Buffy The Vampire Slayer’s Halloween Episodes Were The Best, Except For One
Buffy the Vampire Slayer had two great Halloween episodes, and one truly "meh" one.
Considering it’s set in a town sitting atop the infamous Hellmouth, you’d think Buffy the Vampire Slayer would be the perfect series for some great Halloween episodes–and two out of three times you’d be right. Unfortunately, as was the case in so many other areas, in Buffy‘s penultimate season, the series only disappointed. The game-changing show’s streak of wonderful Spooky Season stories was cut short by the ho-hum of “All the Way.”
Buffy the Vampire Slayer begins its run of Halloween episodes with, well, “Halloween” early in the show’s excellent second season. One of the show’s few perfectly human recurring villains–Robin Sachs (Galaxy Quest) as the chaos-worshipping Ethan Rayne–is introduced here as the owner of a costume shop with a twist. Unknown to his customers until it’s too late, anyone who wears a costume from Ethan’s shop finds themselves transformed to whomever–or whatever–they’re dressed as.
The Buffy premise brilliantly takess the signature Halloween fantasy–that you could actually become the thing you’re dressed as–and turns it on its head. In some cases, sure, the transformations help the heroes; like the usually hapless Xander (Nicholas Brendon) who becomes a fearless soldier and Willow (Alyson Hannigan) who is protected as an unkillable ghost. But at the same time because she was dressed as a princess, the usually unstoppable Buffy (Sarah Michelle Gellar) is temporarily too useless to even be considered a sidekick.
Though he doesn’t expect the chaos, the still newish Buffy recurring bad guy Spike (James Marsters) takes advantage of the Halloween situation, rounding up all the little kiddies transformed into monsters and demons to form a new army of minions.
Buffy‘s “Halloween” is a fun, clever episode and instantly won a top spot in the fandom’s rankings, evidenced by the fact that creator Joss Whedon and co. repeatedly made callbacks to the episode’s events, usually to explain how Xander still hung on to some random military info.
You might understandably assume a show like Buffy the Vampire Slayer would give fans Halloween episodes every year but no; it was two seasons until “Fear Itself” once again celebrated the holiday. With the eponymous hero and most of the Scoobs either in college or having defected to the spinoff Angel, “Fear Itself” proved just as memorable as “Halloween” while at the same time proving much darker.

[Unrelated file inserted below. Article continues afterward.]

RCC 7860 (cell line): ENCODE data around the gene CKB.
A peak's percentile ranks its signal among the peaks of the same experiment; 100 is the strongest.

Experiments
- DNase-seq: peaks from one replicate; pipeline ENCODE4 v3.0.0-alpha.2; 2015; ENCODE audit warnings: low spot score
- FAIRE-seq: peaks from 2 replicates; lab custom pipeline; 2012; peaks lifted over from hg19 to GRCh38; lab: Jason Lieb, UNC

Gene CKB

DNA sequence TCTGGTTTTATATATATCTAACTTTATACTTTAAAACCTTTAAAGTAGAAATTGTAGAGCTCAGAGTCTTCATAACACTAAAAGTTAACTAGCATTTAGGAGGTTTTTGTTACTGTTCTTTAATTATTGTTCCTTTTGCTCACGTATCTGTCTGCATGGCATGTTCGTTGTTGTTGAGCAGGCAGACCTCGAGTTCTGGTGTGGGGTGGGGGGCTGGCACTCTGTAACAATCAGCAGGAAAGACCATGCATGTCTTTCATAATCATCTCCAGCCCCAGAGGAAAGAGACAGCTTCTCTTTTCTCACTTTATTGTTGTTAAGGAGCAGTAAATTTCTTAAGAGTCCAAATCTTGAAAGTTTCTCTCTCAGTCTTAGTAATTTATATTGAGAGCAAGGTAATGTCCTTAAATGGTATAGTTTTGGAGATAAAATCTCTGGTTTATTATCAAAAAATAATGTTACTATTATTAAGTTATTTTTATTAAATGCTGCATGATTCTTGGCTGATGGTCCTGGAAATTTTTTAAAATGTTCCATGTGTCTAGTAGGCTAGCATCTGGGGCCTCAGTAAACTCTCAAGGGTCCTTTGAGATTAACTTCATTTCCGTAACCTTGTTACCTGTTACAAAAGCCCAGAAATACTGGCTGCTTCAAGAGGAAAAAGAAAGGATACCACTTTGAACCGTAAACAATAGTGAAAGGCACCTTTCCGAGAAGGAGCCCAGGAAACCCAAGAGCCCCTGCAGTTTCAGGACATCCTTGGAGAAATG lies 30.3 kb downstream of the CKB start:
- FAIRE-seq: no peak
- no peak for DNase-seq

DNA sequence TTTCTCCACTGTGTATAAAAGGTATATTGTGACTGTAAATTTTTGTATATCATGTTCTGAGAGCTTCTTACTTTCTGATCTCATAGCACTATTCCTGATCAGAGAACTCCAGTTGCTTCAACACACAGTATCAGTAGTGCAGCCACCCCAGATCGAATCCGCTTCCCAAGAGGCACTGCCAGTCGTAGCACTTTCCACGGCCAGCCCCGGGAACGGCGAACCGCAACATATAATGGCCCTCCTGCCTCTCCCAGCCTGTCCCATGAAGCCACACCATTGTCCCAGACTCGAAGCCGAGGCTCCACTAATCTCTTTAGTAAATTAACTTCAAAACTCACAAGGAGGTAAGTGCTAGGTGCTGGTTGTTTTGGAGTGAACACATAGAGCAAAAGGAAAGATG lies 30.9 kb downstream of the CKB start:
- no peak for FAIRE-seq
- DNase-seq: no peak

In “Fear Itself” members of a frat, along with Oz (Seth Green), unwittingly summon the fear demon Gachnar (Adam Bitterman) while setting up a sound system for the frat’s annual haunted house event. Predictably, things in the house turn a bit more literally haunted than anyone expects. While the Buffy heroes — remembering the events of “Halloween” — mostly come dressed as things that would be useful in a pinch should their costumes become real (e.g. Xander dresses as James Bond, Willow is Joan of Arc, and Oz simply wears a name tag that says “GOD”), it doesn’t help them this time around.
The episode also introduces the ongoing joke of the fear Anya (Emma Caulfield) harbors for bunnies, as well as giving fans perhaps the single most badass Giles (Anthony Stewart Head) moment ever — Giles cutting his way into the frat house with a chainsaw.
The final reveal of Gachnar as being the size of Marvel‘s Ant-Man is perfectly executed, and fitting considering the theme of fear and the weakness it reveals once it’s overcome.
“All the Way” is a regrettable end to what could’ve been a great run of Buffy Halloween episodes. Set in the wildly uneven sixth season, the episode finds Buffy’s spontaneously sprouted sister Dawn (Michelle Trachtenberg) once more trying to act like a normal teenager in a town where acting like a normal teenager makes you a meal. In this case Dawn is thrilled to find out her crush Justin (Kavan Reece) is into her, but unfortunately he’s a vampire–because of course he is.
Unfortunately, there’s nothing in this Buffy episode that fills you with the sense or spirit of the season like “Halloween” or “Fear Itself.” Dawn gets in trouble, Buffy saves Dawn. It’s about as basic as Buffy episodes got.
The good news is that “All the Way” isn’t the worst episode of Buffy the Vampire Slayer. The bad news is that it wasn’t the worst episode because there was still plenty of Season 6 and 7 left.